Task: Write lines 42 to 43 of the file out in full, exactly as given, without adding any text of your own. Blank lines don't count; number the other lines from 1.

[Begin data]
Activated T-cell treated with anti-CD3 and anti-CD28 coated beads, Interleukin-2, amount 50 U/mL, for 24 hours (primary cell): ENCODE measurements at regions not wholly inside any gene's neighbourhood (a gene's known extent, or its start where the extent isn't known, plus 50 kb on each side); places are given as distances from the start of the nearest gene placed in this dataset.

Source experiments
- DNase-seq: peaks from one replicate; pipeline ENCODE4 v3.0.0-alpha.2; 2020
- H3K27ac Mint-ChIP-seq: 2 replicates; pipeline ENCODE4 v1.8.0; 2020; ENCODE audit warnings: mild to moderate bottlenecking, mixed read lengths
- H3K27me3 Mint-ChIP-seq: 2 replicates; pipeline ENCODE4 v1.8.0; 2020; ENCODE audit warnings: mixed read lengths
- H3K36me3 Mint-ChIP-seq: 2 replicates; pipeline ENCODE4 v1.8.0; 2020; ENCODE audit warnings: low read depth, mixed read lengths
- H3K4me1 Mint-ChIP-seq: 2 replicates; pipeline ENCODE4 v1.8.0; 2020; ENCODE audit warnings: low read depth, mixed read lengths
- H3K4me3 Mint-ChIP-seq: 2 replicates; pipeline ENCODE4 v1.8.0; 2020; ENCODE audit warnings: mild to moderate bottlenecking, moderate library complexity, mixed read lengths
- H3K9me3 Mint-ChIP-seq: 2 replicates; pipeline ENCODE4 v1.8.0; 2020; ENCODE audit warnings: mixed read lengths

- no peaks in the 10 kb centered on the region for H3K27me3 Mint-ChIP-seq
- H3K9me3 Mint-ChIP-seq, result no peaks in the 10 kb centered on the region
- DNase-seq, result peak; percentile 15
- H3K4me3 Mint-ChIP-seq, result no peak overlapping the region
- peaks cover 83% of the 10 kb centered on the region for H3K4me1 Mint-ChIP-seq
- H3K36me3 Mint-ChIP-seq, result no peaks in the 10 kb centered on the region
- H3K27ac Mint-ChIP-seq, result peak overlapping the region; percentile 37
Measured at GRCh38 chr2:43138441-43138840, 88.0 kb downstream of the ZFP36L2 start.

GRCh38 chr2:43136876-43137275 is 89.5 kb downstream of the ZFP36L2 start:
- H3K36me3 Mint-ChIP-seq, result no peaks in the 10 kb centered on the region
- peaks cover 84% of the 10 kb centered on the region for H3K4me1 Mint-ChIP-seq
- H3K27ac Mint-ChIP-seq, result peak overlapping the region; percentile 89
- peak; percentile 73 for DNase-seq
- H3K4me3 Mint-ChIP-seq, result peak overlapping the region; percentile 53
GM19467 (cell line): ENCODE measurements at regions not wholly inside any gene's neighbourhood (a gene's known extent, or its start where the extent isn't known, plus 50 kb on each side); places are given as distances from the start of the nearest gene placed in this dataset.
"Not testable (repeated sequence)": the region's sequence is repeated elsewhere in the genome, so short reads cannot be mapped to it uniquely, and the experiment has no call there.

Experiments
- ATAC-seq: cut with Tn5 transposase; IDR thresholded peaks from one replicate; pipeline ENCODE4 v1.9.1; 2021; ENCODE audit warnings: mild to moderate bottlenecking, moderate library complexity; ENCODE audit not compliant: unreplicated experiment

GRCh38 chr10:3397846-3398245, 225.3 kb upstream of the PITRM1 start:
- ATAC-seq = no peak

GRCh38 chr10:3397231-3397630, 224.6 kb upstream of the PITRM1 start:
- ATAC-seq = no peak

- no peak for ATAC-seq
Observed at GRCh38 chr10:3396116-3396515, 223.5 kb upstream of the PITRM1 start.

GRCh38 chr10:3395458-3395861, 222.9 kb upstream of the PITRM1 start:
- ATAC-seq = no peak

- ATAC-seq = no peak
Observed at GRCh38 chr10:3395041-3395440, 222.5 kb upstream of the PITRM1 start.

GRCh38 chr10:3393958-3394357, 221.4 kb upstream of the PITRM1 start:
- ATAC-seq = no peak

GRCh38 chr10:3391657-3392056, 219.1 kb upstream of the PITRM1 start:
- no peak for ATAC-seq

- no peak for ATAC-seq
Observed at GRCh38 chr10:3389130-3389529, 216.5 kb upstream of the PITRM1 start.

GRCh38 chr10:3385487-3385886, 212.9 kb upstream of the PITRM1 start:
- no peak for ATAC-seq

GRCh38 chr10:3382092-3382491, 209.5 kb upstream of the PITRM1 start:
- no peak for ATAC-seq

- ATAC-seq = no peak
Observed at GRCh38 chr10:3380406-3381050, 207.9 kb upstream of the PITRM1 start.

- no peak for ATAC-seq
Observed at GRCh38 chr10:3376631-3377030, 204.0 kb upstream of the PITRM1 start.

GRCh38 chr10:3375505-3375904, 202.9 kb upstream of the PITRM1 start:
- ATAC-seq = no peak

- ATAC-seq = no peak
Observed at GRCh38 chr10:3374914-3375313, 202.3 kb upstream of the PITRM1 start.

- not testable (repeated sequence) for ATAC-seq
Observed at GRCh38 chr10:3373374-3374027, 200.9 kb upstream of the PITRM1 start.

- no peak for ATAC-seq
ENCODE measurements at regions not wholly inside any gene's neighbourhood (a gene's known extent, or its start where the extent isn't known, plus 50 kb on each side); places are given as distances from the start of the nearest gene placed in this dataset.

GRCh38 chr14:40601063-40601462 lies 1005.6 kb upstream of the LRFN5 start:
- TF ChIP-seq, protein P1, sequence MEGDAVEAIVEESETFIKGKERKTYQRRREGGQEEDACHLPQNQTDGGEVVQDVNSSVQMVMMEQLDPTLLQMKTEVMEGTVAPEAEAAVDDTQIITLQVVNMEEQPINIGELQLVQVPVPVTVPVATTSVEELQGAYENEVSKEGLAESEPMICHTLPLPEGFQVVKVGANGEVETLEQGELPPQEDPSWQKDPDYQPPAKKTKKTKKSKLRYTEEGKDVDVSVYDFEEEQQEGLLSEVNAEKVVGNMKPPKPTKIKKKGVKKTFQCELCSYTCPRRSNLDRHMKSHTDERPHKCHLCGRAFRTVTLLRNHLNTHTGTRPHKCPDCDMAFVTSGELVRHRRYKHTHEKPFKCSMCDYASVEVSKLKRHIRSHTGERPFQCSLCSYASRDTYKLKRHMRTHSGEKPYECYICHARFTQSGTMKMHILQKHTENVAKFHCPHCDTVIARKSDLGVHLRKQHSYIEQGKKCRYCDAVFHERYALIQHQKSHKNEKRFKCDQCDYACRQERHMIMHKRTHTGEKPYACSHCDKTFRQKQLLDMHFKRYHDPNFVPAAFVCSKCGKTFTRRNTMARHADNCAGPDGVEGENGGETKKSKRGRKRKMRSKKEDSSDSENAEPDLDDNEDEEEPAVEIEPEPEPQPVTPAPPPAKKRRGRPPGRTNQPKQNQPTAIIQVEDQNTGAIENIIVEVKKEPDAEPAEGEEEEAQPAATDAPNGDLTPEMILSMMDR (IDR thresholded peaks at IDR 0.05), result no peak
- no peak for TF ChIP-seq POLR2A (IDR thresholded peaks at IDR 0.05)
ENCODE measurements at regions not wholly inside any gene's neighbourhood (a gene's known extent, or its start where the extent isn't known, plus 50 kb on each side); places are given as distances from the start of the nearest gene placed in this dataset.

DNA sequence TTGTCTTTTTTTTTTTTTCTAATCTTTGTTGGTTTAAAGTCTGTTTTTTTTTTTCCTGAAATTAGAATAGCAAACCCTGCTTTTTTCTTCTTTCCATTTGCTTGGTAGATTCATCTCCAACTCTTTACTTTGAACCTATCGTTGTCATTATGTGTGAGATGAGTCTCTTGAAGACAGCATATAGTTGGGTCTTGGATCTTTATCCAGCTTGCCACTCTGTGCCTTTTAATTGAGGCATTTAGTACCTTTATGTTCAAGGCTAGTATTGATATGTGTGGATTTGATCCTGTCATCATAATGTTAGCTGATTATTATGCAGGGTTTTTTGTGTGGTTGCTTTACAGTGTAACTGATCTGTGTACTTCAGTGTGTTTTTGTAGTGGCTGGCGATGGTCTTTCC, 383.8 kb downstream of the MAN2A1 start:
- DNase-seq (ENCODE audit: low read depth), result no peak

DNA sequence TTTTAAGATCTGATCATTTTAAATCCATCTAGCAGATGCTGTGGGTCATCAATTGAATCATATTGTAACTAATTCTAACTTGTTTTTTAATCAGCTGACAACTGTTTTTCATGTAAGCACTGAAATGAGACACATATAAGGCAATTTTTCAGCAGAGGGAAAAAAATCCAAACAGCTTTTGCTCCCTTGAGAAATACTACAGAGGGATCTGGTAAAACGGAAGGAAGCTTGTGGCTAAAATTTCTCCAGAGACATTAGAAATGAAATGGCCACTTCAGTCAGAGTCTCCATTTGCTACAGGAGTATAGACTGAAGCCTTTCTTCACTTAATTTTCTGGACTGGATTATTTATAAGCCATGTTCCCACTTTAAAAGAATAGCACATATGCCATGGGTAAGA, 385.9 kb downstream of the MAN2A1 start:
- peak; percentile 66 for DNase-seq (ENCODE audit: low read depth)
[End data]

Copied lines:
- no peak for ATAC-seq
Observed at GRCh38 chr10:3389130-3389529, 216.5 kb upstream of the PITRM1 start.